• RODRÍGUEZ BRAVO, B. (2002). El documento: entre la tradición y la renovación. Gijón: Trea.
Entries
New entry. Before doing a new entry, please, copy this line and the following ones and paste them at the column bottom. Next fill out the fields: 'name', 'date' and 'text', and delete this upper blue paragraph.
Name (date)
 
[entry text]

Incorporated entries
Blanca Rodríguez Bravo (26/06/2009)
 
[It was directly incorporated in the article column by the editor and author of the entry, afterwards integrated with the othe entry of ]


J.M. Díaz Nafría (20/07/2009)
 
[It provides a vision in which the domain in English and Spanish speaking countries is contrasted]
 
At the beginning of the 20th century, the term ‘information’ was frequently linked to Special Librarianship in the English speaking world. After a period in which this activity had been associated to Documentation, in the 1960s it came to converge with what was labelled as →Information Science (which in some Latin-American countries has been translated into “Ciencia de la Información”, with a sense close to the English usage). According to Capurro and Hjørland (2003), this was motivated by the growing interest in computer applications, the influence of Shannon’s theory and the current information processing paradigm in cognitive sciences.

In the academic disciplines concerning librarians and documentalists, two clear trends have been distinguished in Library Science: the general approach, –to some extent- aimed at public libraries, emphasising general education and significantly divorced from the knowledge it serves, and the specialised approach, aimed at specific subjects. However, although this second approach was relatively dominant until the 1970s, thereafter it lost its dominant position as education tended to become more general and oriented towards psychology, subjective idealism and methodological individualism. But simultaneously, an intermediate approach emerged which could be branded as a neutral specialisation (even formal or abstract), the domain-analytic approach, related to hermeneutics, semiotics and social constructivism (Capurro & Hjørland 2003).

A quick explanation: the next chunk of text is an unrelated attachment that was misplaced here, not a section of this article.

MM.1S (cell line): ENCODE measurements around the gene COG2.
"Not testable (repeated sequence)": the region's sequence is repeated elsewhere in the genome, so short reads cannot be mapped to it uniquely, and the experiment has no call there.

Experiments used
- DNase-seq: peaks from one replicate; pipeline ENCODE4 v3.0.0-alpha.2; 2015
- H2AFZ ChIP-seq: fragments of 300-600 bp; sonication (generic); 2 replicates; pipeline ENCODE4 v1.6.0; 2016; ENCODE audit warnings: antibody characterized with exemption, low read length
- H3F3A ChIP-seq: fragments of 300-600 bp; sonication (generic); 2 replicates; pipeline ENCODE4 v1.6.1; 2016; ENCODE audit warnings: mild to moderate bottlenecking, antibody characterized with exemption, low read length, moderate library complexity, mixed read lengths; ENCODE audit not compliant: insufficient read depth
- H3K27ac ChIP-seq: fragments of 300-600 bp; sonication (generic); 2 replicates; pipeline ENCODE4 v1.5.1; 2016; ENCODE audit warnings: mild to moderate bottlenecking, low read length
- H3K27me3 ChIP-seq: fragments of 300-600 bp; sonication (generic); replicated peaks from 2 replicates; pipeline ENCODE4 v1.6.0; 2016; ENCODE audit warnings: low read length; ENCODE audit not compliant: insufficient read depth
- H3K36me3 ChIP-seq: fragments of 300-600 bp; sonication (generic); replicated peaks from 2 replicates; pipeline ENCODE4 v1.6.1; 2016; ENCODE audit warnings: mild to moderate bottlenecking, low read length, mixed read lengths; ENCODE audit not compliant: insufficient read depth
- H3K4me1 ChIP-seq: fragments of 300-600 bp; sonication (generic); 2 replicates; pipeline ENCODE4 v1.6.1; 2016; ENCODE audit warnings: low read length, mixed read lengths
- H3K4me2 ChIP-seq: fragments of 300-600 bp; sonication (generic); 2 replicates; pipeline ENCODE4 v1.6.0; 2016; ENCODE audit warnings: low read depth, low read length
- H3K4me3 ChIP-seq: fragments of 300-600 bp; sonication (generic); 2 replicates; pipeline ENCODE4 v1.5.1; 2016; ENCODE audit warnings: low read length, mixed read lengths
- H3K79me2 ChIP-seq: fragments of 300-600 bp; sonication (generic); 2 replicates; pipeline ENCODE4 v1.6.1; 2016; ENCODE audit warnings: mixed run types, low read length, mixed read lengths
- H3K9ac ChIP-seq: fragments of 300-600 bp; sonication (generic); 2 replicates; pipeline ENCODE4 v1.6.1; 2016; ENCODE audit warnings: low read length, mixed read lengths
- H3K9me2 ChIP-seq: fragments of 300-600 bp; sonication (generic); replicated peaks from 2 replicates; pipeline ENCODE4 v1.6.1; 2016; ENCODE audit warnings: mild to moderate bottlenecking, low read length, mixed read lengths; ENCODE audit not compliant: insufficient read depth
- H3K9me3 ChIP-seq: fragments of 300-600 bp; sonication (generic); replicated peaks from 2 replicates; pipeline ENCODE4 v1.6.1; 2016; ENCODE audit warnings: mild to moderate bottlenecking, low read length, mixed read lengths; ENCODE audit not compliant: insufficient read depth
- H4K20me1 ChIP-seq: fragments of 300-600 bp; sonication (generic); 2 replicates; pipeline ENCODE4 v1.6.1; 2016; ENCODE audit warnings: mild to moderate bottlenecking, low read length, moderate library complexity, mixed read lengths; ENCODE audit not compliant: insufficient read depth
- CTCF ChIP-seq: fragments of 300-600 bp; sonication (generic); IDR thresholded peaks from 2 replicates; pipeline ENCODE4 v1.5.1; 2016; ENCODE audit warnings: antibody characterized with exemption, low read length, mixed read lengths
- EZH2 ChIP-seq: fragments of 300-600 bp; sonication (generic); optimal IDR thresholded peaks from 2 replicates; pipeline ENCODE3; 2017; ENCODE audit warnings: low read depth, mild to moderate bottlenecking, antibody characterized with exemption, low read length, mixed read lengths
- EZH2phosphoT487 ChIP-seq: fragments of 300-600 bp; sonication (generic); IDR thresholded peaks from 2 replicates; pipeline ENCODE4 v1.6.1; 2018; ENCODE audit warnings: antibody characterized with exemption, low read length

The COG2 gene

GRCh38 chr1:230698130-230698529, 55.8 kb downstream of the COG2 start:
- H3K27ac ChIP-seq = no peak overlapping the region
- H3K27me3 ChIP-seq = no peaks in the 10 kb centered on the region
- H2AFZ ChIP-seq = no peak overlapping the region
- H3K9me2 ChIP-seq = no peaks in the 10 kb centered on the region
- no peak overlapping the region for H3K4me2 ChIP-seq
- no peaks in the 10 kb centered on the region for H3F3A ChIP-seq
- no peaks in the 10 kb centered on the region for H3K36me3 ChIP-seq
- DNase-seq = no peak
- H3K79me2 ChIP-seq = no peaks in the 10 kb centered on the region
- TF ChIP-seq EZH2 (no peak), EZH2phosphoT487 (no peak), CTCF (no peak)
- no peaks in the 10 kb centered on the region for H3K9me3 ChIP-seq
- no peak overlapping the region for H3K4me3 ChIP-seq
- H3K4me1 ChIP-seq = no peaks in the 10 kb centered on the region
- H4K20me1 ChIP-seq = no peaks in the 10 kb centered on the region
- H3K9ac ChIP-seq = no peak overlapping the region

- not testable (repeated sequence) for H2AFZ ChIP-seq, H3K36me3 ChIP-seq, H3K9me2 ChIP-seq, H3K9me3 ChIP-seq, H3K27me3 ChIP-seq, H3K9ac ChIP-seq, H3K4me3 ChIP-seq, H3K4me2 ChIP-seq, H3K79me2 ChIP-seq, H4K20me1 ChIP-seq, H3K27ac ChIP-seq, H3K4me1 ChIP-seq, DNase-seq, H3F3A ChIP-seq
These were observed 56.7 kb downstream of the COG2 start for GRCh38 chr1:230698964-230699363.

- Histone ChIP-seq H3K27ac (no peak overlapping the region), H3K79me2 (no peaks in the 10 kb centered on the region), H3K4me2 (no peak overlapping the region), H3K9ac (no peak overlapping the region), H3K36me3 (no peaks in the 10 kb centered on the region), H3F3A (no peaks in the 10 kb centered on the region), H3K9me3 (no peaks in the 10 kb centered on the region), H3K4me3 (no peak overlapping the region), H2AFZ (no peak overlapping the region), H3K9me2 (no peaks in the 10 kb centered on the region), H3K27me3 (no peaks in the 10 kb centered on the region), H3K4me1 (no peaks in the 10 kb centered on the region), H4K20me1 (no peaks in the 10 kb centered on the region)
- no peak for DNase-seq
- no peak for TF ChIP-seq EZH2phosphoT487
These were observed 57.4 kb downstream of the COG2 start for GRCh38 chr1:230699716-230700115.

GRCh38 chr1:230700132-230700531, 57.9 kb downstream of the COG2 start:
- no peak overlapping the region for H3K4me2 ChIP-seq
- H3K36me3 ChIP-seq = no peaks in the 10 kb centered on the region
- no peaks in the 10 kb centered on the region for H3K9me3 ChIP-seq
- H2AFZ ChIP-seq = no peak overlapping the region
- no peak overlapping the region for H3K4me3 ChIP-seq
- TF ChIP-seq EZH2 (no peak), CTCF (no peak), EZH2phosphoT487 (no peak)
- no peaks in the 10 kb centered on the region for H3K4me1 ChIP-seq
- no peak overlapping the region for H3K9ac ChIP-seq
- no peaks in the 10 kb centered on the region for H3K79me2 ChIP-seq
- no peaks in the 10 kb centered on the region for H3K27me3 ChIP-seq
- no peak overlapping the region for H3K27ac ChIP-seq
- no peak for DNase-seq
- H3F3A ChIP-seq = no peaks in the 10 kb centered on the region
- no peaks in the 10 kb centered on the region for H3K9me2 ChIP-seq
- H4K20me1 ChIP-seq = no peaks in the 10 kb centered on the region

According to Griffith’s definition (1980), “Information Science is concerned with the generation, collection, organisation, interpretation, storage, retrieval, dissemination, transformation and use of information, with particular emphasis on the applications of modern technologies in these areas”. The objective of its disciplinary framework is “to create and structure a body of scientific, technological and system knowledge related to information transfer”. That is to say, –despite the problematic or contingent link Griffith makes with respect to the used tools– one can say that we are dealing with a science which contains elements that are theoretical (except for its specific application) and applied (aimed at services and products). 

Regarding the conceptualisation of information that is carried out in this field, it could be said that special focus is put on two opposing meanings: 1) the information as an object in documents and 2) its radical subjectivisation, i.e. information as everything “that can be informative to someone”.

References
  • Capurro, R. & Hjørland, B. (2003). The Concept of Information. Annual Review of Information Science and Technology, Ed. B. Cronin, 37(8), 343-411. [Draft version available online] <http://www.capurro.de/infoconcept.html> [Accessed: 12/11/2009].
  • Griffith, B. C. (Ed.) (1980). Key papers in information science. New York: Knowledge Industry Publications.